PETER MORGAN is having an entire Hollywood career in the span of a few months. He wrote best picture contender "The Queen," adapted "The Last King of Scotland" for likely Oscar nominee Forest Whitaker and wrote the hit London play "Frost / Nixon," which Morgan will adapt for director Ron Howard.
On a recent afternoon, the 43-year-old British writer was hardly the star attraction inside a West Hollywood restaurant. That honor went to Jennifer Lopez, seated two tables over. As more than a dozen paparazzi literally climbed over the restaurant's walls for a shot of the "Gigli" star, Morgan -- when he wasn't marveling over the photographers' pluck -- talked about what he calls his "insane, perfect storm" of a year.
Do the two movies and the play have anything in common?
I see each of them as a sort of love story. I am not remotely interested in politics, which seems strange in that I'm writing about politicians all the time. I look at two characters and I think to myself, "Character A and Character B. That's an extraordinary mix, an extraordinary cocktail." Idi Amin and this little boy from Scotland. The Queen of England and Tony Blair. David Frost and Richard Nixon. The common thread to me is unlikely love stories -- connections where you would never imagine a connection.
So in "Frost / Nixon," the story about the 1977 televised interview, David Frost giving Richard Nixon a pair of Gucci loafers is more important than Nixon revealing he thinks he's above the law?
Absolutely. Because talking about Nixon's humanity is somehow more revolutionary than putting Nixon on trial. To me, there seems to be a direct correlation between a person's level of ambition and emotional damage. So, by default, writing about powerful people is also writing about damaged people.
And writing about damaged people ...
... is writing about interesting people. And somehow, I like to repair the wounds. People that are unlikable -- I try to find a way into liking them.
What do you like to see in your and other people's writing?
The Holy Grail, I think, is to somehow find a piece where you are entertained on a visceral, storytelling level -- I am just a story junkie -- but at the same time, you are really challenged as an adult. The two often work in counterpoint -- the more you're entertained, the less you're challenged and vice versa.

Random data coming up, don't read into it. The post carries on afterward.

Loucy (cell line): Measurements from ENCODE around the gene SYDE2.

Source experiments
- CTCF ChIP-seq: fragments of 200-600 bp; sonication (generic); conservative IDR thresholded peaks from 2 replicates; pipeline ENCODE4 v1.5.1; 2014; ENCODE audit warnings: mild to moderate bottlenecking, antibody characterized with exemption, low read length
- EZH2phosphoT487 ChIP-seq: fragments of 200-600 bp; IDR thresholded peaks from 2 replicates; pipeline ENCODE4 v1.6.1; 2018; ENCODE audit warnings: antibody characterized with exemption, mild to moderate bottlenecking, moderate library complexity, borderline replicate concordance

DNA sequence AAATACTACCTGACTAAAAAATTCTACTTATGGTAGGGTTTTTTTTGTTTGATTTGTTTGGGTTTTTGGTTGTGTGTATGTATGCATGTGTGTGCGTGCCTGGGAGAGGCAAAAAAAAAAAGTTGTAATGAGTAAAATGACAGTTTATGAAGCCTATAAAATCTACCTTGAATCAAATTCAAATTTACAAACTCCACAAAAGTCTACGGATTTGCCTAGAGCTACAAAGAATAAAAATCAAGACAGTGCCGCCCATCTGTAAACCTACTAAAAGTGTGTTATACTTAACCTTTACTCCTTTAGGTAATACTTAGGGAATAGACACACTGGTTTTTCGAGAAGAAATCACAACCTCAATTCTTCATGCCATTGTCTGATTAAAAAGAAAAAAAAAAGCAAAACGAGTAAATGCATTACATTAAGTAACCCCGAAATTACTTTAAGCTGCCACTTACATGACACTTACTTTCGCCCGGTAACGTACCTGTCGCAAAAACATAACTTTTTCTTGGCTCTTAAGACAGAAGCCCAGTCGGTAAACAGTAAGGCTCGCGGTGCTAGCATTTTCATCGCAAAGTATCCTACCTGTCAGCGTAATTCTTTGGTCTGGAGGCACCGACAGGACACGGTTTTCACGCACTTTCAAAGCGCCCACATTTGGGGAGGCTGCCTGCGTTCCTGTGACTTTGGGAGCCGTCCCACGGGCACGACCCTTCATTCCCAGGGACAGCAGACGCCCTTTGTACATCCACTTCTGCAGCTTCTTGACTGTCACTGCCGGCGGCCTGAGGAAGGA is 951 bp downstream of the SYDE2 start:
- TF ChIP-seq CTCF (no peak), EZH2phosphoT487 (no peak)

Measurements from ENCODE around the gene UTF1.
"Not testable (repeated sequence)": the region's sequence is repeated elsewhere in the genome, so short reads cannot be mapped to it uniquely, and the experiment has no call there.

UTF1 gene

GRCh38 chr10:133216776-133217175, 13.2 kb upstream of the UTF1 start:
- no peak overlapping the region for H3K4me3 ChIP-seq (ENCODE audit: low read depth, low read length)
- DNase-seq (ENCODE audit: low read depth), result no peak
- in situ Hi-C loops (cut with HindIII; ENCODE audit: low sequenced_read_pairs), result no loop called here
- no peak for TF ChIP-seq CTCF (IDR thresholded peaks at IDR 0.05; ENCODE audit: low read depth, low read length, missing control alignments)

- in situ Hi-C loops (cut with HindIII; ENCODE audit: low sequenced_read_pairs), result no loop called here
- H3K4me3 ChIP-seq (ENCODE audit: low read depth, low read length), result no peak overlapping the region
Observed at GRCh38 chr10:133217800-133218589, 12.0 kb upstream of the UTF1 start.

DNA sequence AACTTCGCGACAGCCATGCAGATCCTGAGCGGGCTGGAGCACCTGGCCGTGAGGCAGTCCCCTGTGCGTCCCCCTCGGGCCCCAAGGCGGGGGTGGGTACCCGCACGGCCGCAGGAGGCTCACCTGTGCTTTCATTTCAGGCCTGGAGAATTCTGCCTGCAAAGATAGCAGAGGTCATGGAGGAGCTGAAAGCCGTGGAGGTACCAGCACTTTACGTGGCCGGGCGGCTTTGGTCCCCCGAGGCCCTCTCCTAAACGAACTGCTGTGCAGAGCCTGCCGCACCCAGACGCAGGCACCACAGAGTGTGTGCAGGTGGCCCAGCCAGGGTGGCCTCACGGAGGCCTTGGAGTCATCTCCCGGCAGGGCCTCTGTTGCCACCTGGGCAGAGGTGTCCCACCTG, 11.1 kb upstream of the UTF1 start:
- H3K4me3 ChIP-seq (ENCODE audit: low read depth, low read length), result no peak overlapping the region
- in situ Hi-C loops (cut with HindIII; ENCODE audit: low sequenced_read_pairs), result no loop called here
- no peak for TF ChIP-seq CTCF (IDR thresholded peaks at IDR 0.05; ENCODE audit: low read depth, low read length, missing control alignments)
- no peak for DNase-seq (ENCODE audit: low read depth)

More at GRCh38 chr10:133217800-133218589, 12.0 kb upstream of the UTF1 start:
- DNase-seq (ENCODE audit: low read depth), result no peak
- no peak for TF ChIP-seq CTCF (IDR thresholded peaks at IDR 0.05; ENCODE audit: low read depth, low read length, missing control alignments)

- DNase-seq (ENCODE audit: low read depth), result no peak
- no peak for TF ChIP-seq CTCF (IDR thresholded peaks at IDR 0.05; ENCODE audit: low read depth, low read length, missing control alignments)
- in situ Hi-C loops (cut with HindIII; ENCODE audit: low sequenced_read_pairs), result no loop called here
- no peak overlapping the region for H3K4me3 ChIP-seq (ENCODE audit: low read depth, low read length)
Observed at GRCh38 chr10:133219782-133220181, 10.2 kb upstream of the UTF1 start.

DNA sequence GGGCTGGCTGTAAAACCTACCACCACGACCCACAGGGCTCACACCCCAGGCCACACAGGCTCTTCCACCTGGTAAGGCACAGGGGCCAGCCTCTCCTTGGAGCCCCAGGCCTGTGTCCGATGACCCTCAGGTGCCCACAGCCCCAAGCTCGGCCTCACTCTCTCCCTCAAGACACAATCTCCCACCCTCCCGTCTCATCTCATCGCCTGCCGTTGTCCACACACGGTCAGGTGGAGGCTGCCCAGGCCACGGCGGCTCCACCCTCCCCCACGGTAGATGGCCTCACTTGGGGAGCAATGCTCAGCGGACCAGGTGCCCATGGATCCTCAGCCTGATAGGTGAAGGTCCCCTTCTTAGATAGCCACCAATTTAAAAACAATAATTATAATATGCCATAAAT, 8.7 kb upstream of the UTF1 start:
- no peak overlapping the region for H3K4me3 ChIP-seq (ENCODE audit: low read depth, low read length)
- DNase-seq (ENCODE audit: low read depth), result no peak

"The Queen" seems very affectionate toward Prime Minister Tony Blair, and he's as divisive in England as President Bush is in the United States.
If you couldn't write him sympathetically in the summer of 1997, there is no time when you could do it. It was his finest hour.
Do British moviegoers come to "The Queen" with unique expectations?
The tradition in the United Kingdom is to treat our leaders only with satire -- cartoons, "Spitting Image," wild caricatures. So the shocking thing about "The Queen" is to be looking at the queen in a way you might be looking at a complex woman in her 70s: She feels, breathes, loves, hurts in every bit as complex a way as we all do.
How's Helen Mirren?
She looked so hot yesterday. I was in the limo with her, going from one thing to another, and she had to strip off. She is so naughty. She's a woman who has had no surgery whatsoever, has just allowed herself to get old, and most boys from 16 to 65 still would, well.... She's got such a sexy brain too.
The scenes of torture in "The Last King of Scotland" are horrific. Meat hooks through nipples?
I take great pride in the meat hooks. I have never written violence before -- in 17 years of writing, I've never had guns in anything I've ever written before.
How should moviegoers leave "The Last King of Scotland?"
You should have absolutely no compassion or understanding left for Idi Amin. But I would like to think for the first half of the film, you have a great deal of compassion and understanding for him. And given that dictators are not born but made, that you have some understanding for how he gets there.
Beyond "Frost / Nixon," what's next?
I am about to do another book with ["The Queen" director] Stephen [Frears], about the 44 days when Brian Clough was the soccer manager for Leeds United in the mid-1970s. It's an insane thing to be doing. At the one moment where we perhaps could be cashing in and making some money, we are going back to make an unbelievably small movie for television. Nevertheless, it's absolutely riveting.